from our previous Article.
My sixth rule is to do with the condition of an item and
the likely cost implications of any repair or restoration
necessary to bring it up to an acceptable standard. Try
to buy objects that are in as good a condition as possible
and be very careful of the wording in the catalogue description
if the item is an auction lot. Lookout for words in the
description such as, 'after' so-and-so in design, or 'in
the style of...', or 'similar to...'. These distractions
confirm any suspicions that the item is a fake, possibly
a forgery and at the very least, not original. These are
areas of the Trades Description Act that are not open to
interpretation and the way an item is described must be
real and true. Nevertheless, note that unless you build
into your own price estimate the likely cost of restoration,
you could easily end up spending more for the item than
it is worth, even at resale. This is why the research you
do on an item will never be wasted time. The old saying
"Caveat Emptor" - let the Buyer Beware, is never
more true than in the antiques world!
As a side note to rule six, while Caveat Emptor has a long
history in common law, I quite like the new Consumer Rights
version, Caveat Venditor. Literally meaning Seller Beware,
the saying purports that the Seller is much more knowledgeable
about an item (after-all he/she did buy it with the likely
prospect of making a profit and so it may be assumed knows
more about it than the prospective purchaser) and therefore
must bear responsibility for protecting an unwary purchaser.
Whilst there may be a certain poetry about the idea, don't
rely on it when you realize you've bought a dud.
So rule seven can quite legitimately recommend that you
buy items that are well made, have a fairly easily proven
provenance, and are representative of the time in which
they were made.
It's always tempting to 'go with the flow' and buy things
that are in vogue at the moment. The trouble is that that
is the trouble. A vogue is now, not yesterday and certainly
not tomorrow. Rule eight is about not following a fashion,
paying the inflated price of that fashion and watching the
price fall as the next fashion takes over.
I've lost track of the number of times you see an item on
a TV program, such as The Antiques Roadshow, or see a glossy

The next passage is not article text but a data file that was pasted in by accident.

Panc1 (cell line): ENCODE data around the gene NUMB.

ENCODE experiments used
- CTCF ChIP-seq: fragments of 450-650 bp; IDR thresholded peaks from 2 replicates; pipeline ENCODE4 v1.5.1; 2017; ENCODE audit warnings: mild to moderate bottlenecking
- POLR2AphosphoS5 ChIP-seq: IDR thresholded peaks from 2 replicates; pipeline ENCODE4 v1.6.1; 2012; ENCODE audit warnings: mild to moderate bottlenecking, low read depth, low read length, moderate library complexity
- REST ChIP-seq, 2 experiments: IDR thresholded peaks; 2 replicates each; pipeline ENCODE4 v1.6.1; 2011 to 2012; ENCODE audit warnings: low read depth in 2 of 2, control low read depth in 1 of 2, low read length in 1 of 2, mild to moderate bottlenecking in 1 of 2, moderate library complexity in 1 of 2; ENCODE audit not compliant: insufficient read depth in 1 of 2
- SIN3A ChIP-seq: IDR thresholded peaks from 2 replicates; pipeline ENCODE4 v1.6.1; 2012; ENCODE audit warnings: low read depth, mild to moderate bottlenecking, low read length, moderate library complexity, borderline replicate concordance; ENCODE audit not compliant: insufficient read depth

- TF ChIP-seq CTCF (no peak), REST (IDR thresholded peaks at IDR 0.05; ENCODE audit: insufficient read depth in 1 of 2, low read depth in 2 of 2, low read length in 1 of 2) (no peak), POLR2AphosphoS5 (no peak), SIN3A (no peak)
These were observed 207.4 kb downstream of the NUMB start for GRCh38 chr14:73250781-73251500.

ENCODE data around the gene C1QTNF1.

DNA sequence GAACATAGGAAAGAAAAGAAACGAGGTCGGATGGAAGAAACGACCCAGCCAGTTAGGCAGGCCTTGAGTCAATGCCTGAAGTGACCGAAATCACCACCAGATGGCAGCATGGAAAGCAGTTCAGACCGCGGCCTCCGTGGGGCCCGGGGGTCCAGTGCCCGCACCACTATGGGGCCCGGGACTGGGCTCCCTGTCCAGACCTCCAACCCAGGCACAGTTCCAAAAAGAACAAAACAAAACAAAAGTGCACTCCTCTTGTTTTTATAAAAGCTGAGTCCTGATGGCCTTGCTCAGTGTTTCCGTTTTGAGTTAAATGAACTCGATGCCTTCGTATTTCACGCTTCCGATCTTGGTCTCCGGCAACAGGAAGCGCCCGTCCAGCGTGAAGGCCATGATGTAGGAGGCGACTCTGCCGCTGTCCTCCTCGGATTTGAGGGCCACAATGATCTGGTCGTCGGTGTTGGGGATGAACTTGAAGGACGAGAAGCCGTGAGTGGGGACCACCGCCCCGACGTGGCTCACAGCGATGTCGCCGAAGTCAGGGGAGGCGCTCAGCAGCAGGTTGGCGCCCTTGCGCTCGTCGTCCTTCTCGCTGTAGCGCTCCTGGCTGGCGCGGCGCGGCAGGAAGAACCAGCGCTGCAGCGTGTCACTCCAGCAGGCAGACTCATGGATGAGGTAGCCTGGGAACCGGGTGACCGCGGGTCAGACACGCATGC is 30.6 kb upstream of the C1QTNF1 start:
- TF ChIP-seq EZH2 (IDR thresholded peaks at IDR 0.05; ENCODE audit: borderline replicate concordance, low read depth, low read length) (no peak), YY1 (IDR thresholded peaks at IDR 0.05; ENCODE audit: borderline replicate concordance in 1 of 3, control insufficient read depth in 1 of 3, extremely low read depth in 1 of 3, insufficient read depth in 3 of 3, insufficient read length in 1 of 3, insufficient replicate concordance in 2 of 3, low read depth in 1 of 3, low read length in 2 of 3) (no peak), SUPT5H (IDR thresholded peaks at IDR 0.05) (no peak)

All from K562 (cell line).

picture of a fine piece of pottery in the Millers Annual
Antiques Guides, only to come across it, or something similar,
at an antiques fair and with a price tag twice its actual
value, just because it's 'in vogue'. Some even have the
audacity to advertise the item, "As seen on Antiques
Roadshow", as if that justifies the exorbitant price.
The fact is, some unlucky person will be suckered in and
regret it in fairly short order.
Self preservation and instinct will serve you better if
you stick to your own area of expertise.
Rule nine? Always, always, always ask and obtain a proper
receipt. This is not only useful to establish ownership,
it may be necessary for probate, the tax office, your insurance
company or the police may want it should, heaven forbid,
the item ever get stolen. Your receipt will need to contain
the following information: (a) The date. (b) The complete
name, address and telephone number of the seller. (c) A
full and complete description of the item ('a pair of candlesticks'
isn't good enough!) (d) Whenever it's important, make sure
any damaged or worn areas are also noted and also the date
estimate of its origins (i.e. circa 1895). (e) And finally
the price you paid. You should also note for yourself the
method of payment, credit card, cash, or cheque.
Mostly, an auction house or antique shop owner will give
you most of this information without asking. Your main problem
will be at 'car boot sales' or 'antique fairs' where stall
owners all to often turn up without a proper receipt book
or even a piece of paper to write any sales on. Take your
own paper and get them to write it out, or you write it
out and get them to sign it. At car boots sales, I even
surreptitiously write down the registration number of the
car driven by that table owner. Believe me, you'll be glad
you took the trouble one day!!
My last rule is simple; Only ever buy something you really,
to say I have kept the collections I made as a youth, why
would I not? They sit in the attic, in fairly ornate, and
incredibly old, biscuit tins, whose value is probably much
higher than any of the contents, mainly as a reminder of
the B.S. of youthful folly.